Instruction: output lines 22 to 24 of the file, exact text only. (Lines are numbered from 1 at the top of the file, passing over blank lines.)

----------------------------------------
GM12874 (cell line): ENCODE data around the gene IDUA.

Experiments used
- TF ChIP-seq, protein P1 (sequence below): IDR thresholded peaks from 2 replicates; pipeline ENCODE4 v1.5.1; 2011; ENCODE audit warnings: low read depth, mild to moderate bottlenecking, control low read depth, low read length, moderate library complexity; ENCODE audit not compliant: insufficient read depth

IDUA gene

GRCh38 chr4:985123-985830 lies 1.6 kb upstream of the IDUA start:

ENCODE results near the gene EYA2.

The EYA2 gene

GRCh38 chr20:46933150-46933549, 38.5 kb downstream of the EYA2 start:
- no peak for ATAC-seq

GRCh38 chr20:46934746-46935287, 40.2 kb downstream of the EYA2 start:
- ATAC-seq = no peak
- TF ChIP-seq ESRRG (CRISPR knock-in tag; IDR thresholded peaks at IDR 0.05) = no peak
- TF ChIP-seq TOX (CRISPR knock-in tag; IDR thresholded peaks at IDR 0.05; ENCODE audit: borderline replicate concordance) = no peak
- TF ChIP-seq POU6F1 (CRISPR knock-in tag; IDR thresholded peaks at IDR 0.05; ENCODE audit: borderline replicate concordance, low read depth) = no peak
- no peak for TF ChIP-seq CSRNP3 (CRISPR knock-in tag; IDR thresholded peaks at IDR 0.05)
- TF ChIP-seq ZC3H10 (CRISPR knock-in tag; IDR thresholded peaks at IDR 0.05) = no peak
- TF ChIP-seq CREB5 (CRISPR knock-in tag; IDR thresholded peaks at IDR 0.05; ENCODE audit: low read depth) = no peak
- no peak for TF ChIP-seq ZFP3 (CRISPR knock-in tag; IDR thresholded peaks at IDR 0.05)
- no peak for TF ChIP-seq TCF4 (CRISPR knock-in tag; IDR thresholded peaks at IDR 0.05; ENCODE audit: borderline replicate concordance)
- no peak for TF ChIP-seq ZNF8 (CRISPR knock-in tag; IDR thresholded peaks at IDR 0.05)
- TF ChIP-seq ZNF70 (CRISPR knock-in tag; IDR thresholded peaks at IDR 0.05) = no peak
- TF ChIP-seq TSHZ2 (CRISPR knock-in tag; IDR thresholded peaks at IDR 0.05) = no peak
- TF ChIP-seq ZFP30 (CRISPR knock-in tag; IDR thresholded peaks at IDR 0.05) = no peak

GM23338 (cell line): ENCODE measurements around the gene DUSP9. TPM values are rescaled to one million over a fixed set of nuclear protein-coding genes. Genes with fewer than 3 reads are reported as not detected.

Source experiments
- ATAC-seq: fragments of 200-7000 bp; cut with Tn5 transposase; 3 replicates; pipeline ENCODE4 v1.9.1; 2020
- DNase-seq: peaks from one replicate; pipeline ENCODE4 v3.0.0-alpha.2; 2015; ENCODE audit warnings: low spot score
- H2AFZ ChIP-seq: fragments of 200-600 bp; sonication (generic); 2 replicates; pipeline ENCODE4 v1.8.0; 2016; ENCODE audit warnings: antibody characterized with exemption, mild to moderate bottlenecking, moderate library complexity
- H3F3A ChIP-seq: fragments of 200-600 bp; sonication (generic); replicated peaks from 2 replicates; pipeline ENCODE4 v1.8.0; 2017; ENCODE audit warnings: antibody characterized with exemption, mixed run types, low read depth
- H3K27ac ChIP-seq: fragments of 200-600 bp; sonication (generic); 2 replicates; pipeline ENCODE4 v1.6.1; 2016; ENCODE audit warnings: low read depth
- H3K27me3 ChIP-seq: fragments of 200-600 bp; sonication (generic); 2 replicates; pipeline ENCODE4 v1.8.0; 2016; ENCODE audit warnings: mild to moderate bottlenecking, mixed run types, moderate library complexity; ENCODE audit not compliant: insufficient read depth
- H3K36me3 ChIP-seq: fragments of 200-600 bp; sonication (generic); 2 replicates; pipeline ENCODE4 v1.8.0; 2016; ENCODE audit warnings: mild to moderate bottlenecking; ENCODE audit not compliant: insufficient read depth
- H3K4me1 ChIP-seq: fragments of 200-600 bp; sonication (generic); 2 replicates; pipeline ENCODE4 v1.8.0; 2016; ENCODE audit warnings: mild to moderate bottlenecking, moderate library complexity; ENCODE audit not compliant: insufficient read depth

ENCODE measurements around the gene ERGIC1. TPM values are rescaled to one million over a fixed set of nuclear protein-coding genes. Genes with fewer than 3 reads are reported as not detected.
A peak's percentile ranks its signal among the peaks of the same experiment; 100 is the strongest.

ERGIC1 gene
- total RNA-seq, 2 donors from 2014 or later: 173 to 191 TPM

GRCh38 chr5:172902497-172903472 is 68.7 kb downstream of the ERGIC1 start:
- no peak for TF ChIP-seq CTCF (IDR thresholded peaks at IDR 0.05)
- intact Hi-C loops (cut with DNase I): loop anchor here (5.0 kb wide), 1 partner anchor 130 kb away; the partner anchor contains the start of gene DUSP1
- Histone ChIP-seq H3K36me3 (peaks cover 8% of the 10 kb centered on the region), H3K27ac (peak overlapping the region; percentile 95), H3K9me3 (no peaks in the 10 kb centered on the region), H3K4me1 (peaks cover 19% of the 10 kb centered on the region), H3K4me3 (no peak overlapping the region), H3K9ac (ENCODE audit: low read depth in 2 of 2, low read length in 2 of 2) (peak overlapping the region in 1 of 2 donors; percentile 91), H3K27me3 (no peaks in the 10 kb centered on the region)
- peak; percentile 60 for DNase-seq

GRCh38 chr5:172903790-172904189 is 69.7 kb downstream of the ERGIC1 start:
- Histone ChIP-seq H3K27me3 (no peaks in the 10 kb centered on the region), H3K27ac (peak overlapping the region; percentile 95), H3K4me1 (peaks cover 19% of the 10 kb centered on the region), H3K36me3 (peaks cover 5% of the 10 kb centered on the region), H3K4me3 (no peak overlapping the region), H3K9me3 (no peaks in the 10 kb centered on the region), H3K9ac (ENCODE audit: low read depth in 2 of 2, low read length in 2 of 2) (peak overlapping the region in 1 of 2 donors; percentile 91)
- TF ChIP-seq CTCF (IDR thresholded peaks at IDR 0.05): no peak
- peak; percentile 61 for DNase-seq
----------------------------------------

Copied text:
- TF ChIP-seq TSHZ2 (CRISPR knock-in tag; IDR thresholded peaks at IDR 0.05) = no peak
- TF ChIP-seq ZFP30 (CRISPR knock-in tag; IDR thresholded peaks at IDR 0.05) = no peak

GM23338 (cell line): ENCODE measurements around the gene DUSP9. TPM values are rescaled to one million over a fixed set of nuclear protein-coding genes. Genes with fewer than 3 reads are reported as not detected.